At least 250% but less than 300%                  8.33%                                      9.83%

At least 300% but not more than 400%          9.83%                                      9.83%

Under ARPA, the amount required to be paid by the taxpayer is reduced and advanced credits can still be received when income exceeds 400% of the FPL.

ARPA also provides that if a taxpayer receives excess advances on their PTC during the year, as determined on that year’s tax return, that excess does not have to be repaid. This provision was made retroactive to 2020. If a taxpayer has already filed their 2020 income tax return and repaid some of the advance PTC, they should consider amending the return to secure a refund.

Other individual tax credits

The earned income tax credit is expanded and modified. In addition, the child and dependent care credit is enhanced and made refundable, meaning that a credit that exceeds the amount of tax will result in a refund.

Business provisions

COVID sick/leave pay credits

The Families First Coronavirus Response Act (FFCRA) required certain employers to pay employees when they were absent due to the virus. It also provided credits to fully reimburse employers. While the mandate on employers ended December 31, 2020, the credits continued through March 31, 2021. ARPA now extends the credits through September 30, 2021 for employers and self-employed individuals.

The credit provisions are modified in a number of ways, including:

• The limitation on the overall number of days that should be considered for paid sick leave will reset after March 31, 2021.

• The number of days a self-employed individual can take into account in calculating the qualified family leave equivalent amount increases from 50 to 60.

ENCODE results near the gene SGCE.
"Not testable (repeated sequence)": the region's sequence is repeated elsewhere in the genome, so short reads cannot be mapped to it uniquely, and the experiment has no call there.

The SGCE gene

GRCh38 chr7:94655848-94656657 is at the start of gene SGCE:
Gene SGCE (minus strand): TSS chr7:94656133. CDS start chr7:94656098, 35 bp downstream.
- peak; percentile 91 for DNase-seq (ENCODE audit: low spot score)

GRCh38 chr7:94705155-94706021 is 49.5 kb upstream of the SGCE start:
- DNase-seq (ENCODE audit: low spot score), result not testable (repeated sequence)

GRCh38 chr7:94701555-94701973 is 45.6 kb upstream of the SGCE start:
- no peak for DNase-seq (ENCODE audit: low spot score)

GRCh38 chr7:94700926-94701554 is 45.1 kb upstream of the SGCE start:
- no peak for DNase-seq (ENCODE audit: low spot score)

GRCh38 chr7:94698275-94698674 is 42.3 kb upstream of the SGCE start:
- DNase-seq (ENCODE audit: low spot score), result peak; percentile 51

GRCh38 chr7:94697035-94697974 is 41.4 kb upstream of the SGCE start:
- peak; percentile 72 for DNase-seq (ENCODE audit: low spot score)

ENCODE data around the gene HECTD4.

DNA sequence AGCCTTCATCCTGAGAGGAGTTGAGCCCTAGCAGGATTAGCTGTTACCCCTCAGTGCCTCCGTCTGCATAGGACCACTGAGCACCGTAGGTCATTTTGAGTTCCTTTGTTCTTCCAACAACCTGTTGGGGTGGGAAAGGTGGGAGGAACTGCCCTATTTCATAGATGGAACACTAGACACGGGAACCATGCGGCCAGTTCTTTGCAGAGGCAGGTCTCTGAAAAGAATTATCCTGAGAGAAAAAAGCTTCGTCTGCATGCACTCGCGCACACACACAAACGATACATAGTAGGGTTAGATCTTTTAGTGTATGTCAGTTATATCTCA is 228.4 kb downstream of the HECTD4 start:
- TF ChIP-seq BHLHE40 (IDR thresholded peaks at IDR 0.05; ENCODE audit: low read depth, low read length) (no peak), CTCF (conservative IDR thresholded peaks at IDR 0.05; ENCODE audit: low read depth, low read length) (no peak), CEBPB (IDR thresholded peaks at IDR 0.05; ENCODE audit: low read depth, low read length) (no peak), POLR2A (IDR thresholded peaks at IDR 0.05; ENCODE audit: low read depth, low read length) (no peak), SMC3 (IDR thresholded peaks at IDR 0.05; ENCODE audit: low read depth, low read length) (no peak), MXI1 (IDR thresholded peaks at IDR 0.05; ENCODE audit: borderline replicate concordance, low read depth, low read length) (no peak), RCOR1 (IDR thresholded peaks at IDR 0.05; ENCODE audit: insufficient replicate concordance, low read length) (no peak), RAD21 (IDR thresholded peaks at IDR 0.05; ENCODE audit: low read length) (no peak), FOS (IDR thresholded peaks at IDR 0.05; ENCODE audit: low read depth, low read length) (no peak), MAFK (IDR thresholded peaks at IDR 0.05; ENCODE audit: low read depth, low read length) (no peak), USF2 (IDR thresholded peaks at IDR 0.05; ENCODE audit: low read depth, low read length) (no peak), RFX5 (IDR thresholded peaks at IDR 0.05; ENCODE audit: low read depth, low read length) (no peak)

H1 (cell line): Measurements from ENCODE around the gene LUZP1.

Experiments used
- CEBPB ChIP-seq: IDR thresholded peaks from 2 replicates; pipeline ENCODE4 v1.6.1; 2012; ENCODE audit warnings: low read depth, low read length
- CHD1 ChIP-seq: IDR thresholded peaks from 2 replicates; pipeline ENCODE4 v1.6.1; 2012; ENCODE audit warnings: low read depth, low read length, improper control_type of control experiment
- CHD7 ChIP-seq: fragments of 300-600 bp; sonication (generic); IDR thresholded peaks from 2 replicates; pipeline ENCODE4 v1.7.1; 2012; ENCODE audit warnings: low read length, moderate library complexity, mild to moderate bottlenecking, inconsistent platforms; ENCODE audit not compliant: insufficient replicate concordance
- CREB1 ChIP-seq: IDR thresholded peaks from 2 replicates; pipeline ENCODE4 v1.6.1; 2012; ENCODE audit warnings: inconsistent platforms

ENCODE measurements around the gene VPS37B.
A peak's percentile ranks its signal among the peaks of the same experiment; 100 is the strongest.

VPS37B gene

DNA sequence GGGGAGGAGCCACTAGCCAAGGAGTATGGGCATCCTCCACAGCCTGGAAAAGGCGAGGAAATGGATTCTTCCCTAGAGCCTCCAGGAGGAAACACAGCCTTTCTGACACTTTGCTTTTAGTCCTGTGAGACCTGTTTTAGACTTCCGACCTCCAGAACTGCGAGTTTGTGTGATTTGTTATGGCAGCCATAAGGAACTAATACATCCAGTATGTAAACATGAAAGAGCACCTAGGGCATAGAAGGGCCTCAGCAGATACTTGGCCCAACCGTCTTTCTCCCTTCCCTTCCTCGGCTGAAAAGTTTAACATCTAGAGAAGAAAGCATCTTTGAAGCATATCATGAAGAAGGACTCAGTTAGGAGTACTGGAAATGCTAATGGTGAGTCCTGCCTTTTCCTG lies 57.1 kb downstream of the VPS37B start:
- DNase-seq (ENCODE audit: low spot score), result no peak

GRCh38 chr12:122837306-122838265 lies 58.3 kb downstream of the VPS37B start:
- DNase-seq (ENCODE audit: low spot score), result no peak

• The paid leave credits will be allowed for leave that is due to a COVID-19 vaccination.

Employer retention credit

We have previously written about substantial modifications to this credit that were extended to many businesses struggling with the economic impact of the virus. The credit was set to expire on June 30, 2021, but ARPA now extends the credit through the end of 2021.

Grants for food and beverage industry

ARPA provides “Restaurant Revitalization Grants” that will provide a total of $28.6 billion to qualifying entities, $5 billion of which is reserved for businesses with 2019 revenues of $500,000 or less. These grants are tax-free, and the requirements are similar to the PPP. The program runs through December 31, 2021.

Eligible businesses include restaurants, food stands, food trucks, food carts, caterers, saloons, inns, taverns, bars, lounges, brewpubs, tasting rooms, taprooms, and alcohol producers “where the public may taste, sample, or purchase products.” The law also ensures broad eligibility by referring to “other similar place of business in which the public or patrons assemble for the primary purpose of being served food or drink.”